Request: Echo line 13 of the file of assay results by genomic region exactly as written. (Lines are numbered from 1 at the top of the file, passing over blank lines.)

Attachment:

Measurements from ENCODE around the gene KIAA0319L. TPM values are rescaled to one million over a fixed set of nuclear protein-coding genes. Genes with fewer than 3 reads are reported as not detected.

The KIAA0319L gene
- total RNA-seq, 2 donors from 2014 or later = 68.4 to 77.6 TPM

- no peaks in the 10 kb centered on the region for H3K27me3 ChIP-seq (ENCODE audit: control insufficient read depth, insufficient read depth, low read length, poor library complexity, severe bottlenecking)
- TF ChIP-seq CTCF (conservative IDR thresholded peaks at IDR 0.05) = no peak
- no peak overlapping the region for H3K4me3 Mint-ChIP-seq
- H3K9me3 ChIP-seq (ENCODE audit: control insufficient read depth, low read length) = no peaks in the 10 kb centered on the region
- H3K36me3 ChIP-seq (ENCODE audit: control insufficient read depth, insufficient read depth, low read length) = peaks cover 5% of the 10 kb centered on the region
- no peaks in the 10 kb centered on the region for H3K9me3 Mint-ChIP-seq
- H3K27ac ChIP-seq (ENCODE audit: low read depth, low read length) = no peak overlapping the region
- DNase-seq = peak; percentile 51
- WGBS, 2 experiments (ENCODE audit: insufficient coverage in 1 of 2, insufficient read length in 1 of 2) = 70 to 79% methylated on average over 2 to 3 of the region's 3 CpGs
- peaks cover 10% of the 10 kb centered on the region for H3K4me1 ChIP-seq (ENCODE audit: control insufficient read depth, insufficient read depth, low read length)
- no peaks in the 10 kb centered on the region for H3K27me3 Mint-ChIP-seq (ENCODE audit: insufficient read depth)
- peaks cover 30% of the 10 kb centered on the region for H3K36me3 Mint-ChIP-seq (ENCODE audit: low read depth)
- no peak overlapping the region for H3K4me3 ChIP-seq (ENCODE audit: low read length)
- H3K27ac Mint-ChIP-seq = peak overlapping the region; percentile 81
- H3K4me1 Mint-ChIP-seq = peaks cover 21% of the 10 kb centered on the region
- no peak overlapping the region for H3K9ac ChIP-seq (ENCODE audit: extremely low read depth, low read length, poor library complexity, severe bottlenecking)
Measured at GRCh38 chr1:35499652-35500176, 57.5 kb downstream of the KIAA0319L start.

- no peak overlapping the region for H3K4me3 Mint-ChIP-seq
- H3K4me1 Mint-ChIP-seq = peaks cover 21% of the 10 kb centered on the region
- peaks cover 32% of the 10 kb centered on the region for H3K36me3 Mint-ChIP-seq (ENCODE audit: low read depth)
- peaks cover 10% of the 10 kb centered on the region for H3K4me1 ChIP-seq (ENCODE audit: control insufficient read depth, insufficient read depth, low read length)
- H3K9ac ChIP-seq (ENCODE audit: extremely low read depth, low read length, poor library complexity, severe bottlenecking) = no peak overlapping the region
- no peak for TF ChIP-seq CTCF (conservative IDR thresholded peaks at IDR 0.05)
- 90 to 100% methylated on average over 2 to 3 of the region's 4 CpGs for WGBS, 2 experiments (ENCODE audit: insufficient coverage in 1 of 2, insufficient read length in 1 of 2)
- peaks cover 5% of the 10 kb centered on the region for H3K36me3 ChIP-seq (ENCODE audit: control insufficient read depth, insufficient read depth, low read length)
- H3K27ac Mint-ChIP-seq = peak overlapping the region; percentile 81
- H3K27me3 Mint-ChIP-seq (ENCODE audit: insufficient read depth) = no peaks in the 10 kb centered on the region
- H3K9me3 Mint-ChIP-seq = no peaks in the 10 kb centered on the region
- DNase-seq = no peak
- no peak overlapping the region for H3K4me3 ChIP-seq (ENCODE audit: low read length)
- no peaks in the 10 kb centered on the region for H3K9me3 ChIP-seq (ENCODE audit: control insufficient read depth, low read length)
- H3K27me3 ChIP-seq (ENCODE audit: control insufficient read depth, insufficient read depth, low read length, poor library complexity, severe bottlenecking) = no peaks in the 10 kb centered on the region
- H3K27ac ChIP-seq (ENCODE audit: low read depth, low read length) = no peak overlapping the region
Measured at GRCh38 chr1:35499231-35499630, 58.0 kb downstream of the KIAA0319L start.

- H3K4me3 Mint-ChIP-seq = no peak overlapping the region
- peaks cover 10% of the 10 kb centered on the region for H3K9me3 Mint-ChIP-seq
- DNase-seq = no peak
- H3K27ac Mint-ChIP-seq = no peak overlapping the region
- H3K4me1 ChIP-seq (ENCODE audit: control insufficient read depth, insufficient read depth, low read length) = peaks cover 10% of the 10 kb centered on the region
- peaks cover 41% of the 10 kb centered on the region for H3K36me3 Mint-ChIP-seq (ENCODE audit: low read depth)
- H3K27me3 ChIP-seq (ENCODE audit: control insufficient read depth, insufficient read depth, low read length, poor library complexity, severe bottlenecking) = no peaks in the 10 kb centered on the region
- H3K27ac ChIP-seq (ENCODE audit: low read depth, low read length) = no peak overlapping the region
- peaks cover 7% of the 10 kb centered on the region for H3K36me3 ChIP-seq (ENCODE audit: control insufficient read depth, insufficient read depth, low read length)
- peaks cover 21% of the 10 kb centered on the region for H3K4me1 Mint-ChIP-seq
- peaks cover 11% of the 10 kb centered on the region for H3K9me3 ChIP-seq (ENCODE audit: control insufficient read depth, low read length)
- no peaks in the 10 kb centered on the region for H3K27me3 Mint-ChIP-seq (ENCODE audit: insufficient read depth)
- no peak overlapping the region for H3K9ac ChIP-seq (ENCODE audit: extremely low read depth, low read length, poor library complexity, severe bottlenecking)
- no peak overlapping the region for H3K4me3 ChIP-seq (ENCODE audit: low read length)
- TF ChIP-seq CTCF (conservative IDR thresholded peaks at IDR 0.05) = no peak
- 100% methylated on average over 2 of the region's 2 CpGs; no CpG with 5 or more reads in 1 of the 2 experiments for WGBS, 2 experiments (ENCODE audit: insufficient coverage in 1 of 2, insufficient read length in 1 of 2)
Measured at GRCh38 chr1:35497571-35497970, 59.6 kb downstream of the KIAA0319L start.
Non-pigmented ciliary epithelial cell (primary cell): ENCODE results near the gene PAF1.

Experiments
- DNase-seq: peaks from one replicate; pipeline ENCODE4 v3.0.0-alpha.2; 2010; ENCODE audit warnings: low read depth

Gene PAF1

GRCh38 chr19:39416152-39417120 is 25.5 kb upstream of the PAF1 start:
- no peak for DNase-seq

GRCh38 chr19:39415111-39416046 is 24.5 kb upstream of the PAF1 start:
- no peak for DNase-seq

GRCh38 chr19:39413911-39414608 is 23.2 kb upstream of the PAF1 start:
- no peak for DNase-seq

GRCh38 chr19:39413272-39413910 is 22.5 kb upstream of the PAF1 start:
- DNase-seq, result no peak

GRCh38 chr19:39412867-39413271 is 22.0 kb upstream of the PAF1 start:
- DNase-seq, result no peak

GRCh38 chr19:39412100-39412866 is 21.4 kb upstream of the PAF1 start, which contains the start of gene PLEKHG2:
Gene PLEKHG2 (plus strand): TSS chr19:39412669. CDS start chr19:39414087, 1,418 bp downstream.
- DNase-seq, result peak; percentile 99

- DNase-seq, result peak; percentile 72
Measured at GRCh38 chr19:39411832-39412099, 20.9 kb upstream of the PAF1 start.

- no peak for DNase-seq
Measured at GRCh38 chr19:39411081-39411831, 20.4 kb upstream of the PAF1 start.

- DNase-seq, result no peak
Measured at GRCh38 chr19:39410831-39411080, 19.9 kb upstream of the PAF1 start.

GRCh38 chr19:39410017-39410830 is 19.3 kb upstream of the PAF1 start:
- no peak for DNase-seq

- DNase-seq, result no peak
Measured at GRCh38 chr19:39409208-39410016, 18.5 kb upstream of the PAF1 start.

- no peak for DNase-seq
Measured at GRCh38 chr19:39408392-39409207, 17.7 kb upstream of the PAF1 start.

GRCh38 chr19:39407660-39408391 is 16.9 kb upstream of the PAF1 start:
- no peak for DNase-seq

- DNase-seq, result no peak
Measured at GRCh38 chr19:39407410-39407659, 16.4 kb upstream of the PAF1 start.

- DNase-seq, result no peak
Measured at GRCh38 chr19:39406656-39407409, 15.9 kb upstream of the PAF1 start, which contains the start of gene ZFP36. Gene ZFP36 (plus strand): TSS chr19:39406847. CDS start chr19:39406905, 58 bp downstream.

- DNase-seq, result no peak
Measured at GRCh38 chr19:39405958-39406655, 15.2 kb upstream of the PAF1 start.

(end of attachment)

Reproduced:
- peaks cover 10% of the 10 kb centered on the region for H3K4me1 ChIP-seq (ENCODE audit: control insufficient read depth, insufficient read depth, low read length)